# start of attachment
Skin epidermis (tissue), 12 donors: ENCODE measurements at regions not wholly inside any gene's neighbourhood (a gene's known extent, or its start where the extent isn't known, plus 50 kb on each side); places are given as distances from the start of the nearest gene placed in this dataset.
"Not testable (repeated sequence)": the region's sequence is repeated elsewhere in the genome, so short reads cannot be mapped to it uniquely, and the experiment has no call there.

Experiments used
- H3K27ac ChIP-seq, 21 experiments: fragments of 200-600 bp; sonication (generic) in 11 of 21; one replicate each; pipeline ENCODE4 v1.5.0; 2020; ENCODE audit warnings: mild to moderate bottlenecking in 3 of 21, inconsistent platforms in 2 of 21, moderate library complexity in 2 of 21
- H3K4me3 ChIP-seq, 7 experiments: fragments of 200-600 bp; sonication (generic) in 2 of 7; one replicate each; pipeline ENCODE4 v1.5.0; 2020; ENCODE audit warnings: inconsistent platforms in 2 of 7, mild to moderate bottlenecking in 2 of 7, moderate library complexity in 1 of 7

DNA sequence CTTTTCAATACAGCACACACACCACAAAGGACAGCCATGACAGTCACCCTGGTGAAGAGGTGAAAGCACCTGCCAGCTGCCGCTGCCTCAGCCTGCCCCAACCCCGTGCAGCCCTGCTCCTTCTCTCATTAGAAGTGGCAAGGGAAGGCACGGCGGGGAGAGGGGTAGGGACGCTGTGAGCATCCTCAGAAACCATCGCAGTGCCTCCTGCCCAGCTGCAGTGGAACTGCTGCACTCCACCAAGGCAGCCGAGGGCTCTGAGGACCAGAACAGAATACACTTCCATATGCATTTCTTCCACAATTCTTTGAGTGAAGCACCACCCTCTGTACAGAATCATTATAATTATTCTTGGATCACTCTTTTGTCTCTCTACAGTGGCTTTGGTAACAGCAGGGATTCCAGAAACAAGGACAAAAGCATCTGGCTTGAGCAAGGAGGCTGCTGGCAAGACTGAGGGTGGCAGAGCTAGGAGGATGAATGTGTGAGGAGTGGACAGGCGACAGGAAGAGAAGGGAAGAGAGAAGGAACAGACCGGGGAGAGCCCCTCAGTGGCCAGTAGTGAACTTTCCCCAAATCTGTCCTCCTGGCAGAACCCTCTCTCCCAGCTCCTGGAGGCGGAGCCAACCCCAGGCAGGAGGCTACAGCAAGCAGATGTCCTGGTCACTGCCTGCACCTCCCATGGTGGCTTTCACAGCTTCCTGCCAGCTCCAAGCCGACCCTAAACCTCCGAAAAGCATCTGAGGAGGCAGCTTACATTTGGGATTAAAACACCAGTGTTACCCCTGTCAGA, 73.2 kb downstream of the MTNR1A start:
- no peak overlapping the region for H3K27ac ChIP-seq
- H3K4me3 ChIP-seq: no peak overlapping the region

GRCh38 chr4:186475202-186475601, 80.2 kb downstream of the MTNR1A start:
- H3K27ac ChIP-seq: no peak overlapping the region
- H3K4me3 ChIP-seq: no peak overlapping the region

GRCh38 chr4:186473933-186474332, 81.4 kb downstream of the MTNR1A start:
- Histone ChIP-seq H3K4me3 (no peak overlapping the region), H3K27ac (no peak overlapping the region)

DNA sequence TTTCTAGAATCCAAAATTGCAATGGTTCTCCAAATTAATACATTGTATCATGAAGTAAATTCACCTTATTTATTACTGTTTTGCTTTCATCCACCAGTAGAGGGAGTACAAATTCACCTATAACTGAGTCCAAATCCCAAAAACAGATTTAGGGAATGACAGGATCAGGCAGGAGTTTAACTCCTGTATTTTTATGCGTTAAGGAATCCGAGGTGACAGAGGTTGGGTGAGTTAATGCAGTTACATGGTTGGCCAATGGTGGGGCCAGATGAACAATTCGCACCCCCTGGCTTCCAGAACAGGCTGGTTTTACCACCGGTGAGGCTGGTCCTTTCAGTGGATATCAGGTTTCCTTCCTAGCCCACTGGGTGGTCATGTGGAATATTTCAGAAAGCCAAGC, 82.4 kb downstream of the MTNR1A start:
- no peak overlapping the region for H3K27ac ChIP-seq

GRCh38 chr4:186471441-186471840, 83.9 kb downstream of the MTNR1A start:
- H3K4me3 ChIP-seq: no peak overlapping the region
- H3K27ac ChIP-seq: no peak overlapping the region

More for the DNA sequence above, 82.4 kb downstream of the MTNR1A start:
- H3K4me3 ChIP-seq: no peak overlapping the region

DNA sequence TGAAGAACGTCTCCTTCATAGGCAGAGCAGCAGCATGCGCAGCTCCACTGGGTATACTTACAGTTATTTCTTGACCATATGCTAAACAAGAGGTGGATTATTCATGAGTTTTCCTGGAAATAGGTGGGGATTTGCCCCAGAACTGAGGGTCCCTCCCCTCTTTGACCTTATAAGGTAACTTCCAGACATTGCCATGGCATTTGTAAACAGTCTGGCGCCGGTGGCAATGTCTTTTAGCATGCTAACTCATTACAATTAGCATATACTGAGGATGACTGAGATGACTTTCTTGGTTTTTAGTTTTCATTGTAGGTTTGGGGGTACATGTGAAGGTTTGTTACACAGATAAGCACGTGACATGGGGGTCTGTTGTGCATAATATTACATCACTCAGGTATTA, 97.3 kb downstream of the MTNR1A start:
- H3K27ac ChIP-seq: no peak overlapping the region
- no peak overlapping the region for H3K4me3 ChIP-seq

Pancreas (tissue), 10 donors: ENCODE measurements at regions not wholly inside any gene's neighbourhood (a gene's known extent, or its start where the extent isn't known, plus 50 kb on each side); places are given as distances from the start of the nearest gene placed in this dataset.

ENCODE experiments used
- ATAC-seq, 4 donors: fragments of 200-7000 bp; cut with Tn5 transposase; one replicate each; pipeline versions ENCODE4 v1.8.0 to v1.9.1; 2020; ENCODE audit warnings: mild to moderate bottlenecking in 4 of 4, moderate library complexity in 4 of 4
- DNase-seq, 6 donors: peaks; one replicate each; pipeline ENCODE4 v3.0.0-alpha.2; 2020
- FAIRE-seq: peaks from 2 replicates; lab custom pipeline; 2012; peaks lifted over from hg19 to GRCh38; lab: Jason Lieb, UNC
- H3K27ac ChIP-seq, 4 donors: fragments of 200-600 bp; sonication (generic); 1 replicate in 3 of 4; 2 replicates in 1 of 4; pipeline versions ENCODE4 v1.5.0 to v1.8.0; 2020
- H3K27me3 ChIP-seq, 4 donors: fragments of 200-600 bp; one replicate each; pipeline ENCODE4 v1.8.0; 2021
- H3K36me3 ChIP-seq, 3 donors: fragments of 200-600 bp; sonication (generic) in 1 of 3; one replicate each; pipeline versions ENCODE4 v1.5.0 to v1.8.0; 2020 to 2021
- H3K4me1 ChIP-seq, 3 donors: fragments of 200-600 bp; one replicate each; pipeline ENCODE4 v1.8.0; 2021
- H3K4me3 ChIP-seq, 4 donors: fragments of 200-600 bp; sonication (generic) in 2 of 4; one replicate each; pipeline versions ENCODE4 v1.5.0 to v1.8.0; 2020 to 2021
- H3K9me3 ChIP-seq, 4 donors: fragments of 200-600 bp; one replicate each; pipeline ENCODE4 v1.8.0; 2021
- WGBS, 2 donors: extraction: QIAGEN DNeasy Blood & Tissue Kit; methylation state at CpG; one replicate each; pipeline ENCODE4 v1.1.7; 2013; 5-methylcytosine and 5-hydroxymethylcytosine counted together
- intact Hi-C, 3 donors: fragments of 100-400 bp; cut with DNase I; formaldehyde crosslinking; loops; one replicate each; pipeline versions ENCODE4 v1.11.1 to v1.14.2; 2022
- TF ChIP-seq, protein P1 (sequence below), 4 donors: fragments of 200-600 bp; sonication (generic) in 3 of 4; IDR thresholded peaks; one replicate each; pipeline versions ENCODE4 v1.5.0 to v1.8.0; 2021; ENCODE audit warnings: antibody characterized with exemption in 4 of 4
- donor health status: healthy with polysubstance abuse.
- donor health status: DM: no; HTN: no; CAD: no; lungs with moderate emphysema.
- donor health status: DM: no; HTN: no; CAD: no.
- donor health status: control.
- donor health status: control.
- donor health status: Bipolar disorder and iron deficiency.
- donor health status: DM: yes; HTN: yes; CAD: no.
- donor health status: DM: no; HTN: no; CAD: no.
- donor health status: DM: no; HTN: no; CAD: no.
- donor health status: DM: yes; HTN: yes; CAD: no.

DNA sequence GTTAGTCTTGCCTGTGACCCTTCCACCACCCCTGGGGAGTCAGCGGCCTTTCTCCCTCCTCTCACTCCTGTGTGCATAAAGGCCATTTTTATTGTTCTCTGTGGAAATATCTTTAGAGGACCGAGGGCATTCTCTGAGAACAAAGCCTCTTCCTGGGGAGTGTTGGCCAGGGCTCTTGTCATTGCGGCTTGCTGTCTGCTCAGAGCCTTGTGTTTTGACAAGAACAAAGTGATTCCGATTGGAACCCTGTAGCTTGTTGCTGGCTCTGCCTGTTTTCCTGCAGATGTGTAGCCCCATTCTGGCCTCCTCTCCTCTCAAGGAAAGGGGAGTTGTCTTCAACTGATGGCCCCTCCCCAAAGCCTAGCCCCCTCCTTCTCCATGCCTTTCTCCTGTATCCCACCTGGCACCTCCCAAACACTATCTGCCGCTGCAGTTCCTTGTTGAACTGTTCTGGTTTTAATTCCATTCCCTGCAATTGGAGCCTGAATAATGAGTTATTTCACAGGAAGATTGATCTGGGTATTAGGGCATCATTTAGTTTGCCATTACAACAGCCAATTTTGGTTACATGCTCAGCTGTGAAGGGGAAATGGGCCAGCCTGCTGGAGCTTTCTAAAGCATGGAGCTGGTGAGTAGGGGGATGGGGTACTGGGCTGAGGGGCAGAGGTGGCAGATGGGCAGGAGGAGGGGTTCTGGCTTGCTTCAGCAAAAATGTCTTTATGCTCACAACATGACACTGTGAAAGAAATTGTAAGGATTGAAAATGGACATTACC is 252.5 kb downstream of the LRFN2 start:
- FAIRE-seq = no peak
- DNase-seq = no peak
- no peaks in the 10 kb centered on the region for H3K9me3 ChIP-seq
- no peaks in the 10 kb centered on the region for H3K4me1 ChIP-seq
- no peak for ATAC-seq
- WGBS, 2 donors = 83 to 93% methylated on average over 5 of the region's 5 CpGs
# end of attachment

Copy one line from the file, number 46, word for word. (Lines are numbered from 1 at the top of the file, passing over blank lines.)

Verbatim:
- donor health status: DM: no; HTN: no; CAD: no.